To disclose or not to disclose
Section 9 of the AMLA further provides that ‘[n]either may such reporting be published or aired in any manner or form by the mass media, electronic mail or other similar devices.’
In its 11 April 2023 Resolution in A.M. No. 22-09-01-SC, the Supreme Court en banc resolved to approve the “Code of Professional Responsibility and Accountability” or CPRA as an update of the 34-year-old Code of Professional Responsibility. It took effect on 29 May 2023, after its publication in newspapers of general circulation.
The CPRA is designed to be a modern guide for a lawyer’s conduct. Among the salient points of the CPRA are the provisions relating to the obligation of lawyers to comply with the Anti-Money Laundering Act or AMLA (RA No. 9160 as amended). The CPRA directed lawyers to report covered and suspicious transactions under AMLA and clarified that reporting such transactions in compliance with the AMLA does not violate the lawyer-client privilege communication.
The AMLA provides the acts considered to be constituting the crime of “money laundering.” Significantly, it provides that money laundering is also committed by any covered person who, knowing that a covered or suspicious transaction is required under AMLA to be reported to the AMLC, fails to do so.
To recall, covered transactions are single transactions in cash or other equivalent monetary instruments involving a total amount in excess of P500,000 within one banking day.
Suspicious transactions are transactions with covered institutions, regardless of the amounts involved, where any of the following circumstances exist:
- There is no underlying legal/trade obligation, purpose, or economic justification;
- The client is not properly identified;
- The amount involved is not commensurate with the business or financial capacity of the client;
- The transaction is structured to avoid being the subject of reporting requirements under the AMLA;
- There is a deviation from the client’s profile/past transactions;
- The transaction is related to an unlawful activity/offense under the AMLA; and
- Transactions similar or analogous to the above.
Pertinently, Section 12, Canon 2 of the CPRA provides the duty of lawyers to report dishonest, deceitful, or misleading conduct. Relevant to the AMLA, the Section mandates lawyers to “report any transaction or unlawful activity that is required to be reported under relevant laws, including covered and suspicious transactions under regulatory laws, such as those concerning anti-money laundering.”
Section 12 clarifies that the lawyer shall not be deemed to have violated the lawyer’s duty of confidentiality when disclosing or reporting this information to the appropriate court, tribunal, or other government agency.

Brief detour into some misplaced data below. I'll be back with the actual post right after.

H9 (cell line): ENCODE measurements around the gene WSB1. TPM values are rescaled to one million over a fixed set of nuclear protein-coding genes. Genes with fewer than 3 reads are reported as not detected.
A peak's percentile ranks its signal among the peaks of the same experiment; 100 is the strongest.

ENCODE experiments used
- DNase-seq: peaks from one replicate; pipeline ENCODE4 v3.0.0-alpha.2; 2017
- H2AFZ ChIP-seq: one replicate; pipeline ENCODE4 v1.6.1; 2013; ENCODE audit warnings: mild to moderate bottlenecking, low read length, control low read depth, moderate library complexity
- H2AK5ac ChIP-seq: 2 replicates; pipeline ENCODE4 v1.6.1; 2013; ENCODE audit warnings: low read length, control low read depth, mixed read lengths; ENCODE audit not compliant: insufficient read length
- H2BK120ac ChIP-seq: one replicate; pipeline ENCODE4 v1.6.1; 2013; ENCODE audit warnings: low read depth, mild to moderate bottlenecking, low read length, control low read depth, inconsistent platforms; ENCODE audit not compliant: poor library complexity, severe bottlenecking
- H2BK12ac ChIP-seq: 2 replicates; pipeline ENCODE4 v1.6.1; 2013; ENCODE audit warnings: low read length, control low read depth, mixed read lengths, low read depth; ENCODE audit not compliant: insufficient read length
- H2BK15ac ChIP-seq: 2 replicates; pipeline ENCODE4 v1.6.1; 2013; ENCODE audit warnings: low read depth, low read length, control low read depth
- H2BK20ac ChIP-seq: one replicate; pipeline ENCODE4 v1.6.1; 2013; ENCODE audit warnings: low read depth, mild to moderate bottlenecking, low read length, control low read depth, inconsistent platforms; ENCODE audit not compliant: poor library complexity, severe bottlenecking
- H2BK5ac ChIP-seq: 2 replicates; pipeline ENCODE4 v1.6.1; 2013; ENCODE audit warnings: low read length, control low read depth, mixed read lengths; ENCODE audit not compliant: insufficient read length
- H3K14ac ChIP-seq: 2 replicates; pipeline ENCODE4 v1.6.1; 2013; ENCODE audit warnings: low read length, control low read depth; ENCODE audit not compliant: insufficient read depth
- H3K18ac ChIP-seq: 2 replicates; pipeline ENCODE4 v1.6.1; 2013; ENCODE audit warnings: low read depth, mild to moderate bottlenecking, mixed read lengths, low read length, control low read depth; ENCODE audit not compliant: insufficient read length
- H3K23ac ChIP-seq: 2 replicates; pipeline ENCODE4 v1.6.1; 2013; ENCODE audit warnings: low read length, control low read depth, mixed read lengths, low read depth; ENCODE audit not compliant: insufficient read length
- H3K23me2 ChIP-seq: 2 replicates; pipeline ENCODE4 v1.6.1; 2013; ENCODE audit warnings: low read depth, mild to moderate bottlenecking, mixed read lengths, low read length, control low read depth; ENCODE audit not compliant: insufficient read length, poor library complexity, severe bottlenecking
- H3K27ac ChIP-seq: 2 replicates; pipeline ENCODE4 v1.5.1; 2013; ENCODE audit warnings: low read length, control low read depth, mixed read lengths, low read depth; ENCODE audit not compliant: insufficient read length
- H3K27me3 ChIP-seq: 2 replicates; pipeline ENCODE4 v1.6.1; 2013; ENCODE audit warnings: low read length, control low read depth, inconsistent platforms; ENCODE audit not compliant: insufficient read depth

However, Section 12 reminds that any such information shall be treated with strict confidentiality. This applies to Section 9 of the AMLA, which provides that “[w]hen reporting covered or suspicious transactions to the AMLC, covered persons and their officers and employees are prohibited from communicating, directly or indirectly, in any manner or by any means, to any person or entity, the media, the fact that a covered or suspicious transaction has been reported or is about to be reported, the contents of the report, or any other information in relation thereto.
Section 9 of the AMLA further provides that “[n]either may such reporting be published or aired in any manner or form by the mass media, electronic mail or other similar devices.”
It bears stressing that Section 27, Canon 3 of the CPRA provides the lawyer’s duty to ensure confidentiality of privileged communication. It provides that “a lawyer shall maintain the confidences of the client and shall respect data privacy laws.”
However, Section 28, Canon 3 of the CPRA provides the exceptions of the lawyer’s duty to protect client confidence. One of the exceptions is when required by law, such as anti-money laundering statutes.
A lawyer who reports in good faith can find sanctuary under Section 9 (c)(5) of the Revised Rules and Regulations implementing AMLA. It provides a “safe harbor” provision which states that “[n]o administrative, criminal or civil proceedings shall lie against any person for having made a covered transaction report or a suspicious transaction report in the regular performance of his duties and in good faith, whether or not such reporting results in any criminal prosecution.”
For more of Dean Nilo Divina’s legal tidbits, please visit www.divinalaw.com. For comments and questions, please send an email to [email protected].
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